One day, I bravely stepped up to a surprisingly unattended Street Fighter cabinet and plunked in my tokens. Guile was cool and he had a mohawk and there was a jet in the background of his stage, so I picked him. Out of nowhere, a larger kid materialized and fed the machine, too. His fingers tapped at the cabinet anxiously. He gave no indication that he had noticed I was standing there, mouth agape, hands clammy, and terrified to death.
He chose Blanka, who was second only to Zangief in the schoolyard list of characters we never wanted to play. Blanka was ugly. Everyone wanted to be Guile and Ken. Who picks Blanka?
I had no idea at the time that my palms were sweating profusely. The announcer called Round 1, and I successfully let loose with a Sonic Boom that was cleverly charged during the round call! That should surprise my unwanted guest! Special delivery! I felt pretty pleased with myself.
Then the guy destroyed me with spins that went all over the place and attacks that interrupted my own at every opportunity like he could read my mind. To make things worse, he gave me round two, idly standing there and checking his fingernails while I beat up on Blanka with the sad resignation of a man on death row. Or an intelligent fat dude trying a fad diet.
I desperately tried to rally in the third round, but the big kid decimated my Guile with seemingly no effort. I stepped away from the machine, my hands still curled into little claws from when they gripped the controls. I walked away in a daze, and I kept walking until I was out on the street and on the way home.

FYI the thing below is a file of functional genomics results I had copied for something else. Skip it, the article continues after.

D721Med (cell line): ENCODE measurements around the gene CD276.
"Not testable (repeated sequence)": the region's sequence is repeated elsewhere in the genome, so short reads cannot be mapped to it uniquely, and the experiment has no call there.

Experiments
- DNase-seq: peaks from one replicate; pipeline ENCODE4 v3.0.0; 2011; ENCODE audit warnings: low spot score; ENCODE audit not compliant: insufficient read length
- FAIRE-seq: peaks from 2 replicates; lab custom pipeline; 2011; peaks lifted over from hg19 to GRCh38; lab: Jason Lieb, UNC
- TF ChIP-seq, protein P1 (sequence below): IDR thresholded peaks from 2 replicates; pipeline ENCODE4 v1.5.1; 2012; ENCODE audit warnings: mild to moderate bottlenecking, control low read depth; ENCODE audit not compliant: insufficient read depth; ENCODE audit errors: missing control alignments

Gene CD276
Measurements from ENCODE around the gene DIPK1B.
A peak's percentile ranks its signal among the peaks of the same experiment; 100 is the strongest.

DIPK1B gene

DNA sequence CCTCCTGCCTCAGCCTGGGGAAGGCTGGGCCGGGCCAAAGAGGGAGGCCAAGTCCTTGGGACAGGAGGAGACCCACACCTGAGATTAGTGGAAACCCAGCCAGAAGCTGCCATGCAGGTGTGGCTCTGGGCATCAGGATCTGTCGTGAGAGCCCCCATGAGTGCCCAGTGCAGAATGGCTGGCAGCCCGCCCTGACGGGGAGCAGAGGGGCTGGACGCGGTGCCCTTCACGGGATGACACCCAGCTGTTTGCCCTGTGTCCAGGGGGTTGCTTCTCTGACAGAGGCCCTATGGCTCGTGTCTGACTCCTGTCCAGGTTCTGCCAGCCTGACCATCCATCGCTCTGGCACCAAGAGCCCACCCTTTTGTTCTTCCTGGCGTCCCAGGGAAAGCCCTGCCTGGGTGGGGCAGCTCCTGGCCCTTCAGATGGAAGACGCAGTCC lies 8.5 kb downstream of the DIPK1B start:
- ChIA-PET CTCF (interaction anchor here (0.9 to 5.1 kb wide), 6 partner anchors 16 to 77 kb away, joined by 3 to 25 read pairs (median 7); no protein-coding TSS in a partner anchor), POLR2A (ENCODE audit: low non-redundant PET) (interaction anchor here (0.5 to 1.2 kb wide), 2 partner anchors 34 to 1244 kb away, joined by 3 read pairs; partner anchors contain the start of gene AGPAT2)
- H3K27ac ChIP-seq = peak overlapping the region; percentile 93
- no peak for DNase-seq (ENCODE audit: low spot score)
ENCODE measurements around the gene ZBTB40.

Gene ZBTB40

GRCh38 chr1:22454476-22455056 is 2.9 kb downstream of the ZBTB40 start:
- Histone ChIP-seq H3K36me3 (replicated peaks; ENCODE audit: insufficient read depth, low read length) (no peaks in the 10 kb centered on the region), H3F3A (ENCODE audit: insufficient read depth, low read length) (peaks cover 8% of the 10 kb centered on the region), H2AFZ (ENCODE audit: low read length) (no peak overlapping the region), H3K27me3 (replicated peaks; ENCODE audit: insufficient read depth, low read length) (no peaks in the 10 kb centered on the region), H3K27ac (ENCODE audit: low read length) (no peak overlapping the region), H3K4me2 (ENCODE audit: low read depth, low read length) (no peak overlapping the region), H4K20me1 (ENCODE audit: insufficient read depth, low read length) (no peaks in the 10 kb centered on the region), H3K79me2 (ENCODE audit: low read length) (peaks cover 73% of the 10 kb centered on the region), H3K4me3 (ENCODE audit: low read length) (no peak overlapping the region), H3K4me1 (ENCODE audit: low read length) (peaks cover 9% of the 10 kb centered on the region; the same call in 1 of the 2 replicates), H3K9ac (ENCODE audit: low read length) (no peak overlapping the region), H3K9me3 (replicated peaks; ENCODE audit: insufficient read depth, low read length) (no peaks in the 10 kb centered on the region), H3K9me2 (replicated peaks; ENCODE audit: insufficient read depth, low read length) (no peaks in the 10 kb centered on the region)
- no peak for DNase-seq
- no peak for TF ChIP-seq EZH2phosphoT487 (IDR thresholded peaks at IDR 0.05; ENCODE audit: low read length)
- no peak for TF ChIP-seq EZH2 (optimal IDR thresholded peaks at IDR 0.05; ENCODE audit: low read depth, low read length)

Losing felt bad. Humiliation felt even worse. No one I knew was there to witness my graceless defeat, but I felt terrible and empty all the same. The big kid had swooped in and killed my fun like a big bully -- like a monster in his habitat, just waiting to be defeated.
Some people would have taken that as a challenge, but maybe it was too early for me. I was a veteran of Donkey Kong 3 and Super Mario -- a kid whose games existed solely to elevate me to hero status. No hero gets beat up and given the second round only to get beat up again in the end.
This story does not end with a mighty battle between the underdog boy (who had been secretly practicing the game throughout a rad New Wave montage) and the bigger punk who thought he was hot shit. I really did walk away. What’s more, I didn’t touch another fighting game machine in public again until I was well into high school, and even then, only very hesitantly. I came back to that arcade a few more times with my friends to play King of Dragons or the Simpsons arcade game, but I never did muster up enough courage to walk back up to one of those Street Fighter II machines for fear of getting sniped once again.
My dad got me a Super NES version of Street Fighter II during those dark years, and I regained my confidence even as I reveled in destroying my older cousins who couldn’t do a fireball motion to save their skin. I defeated them with Guile, and Ryu, and E. Honda, and even with Blanka. I threw a round or two to keep them interested, feigning defeat with all the smug sincerity of a dope pusher, but I was the hero. I came out on top in the end, and there was nothing the household could do about it.
And that was when I knew that I myself had turned into the monster of my own little world.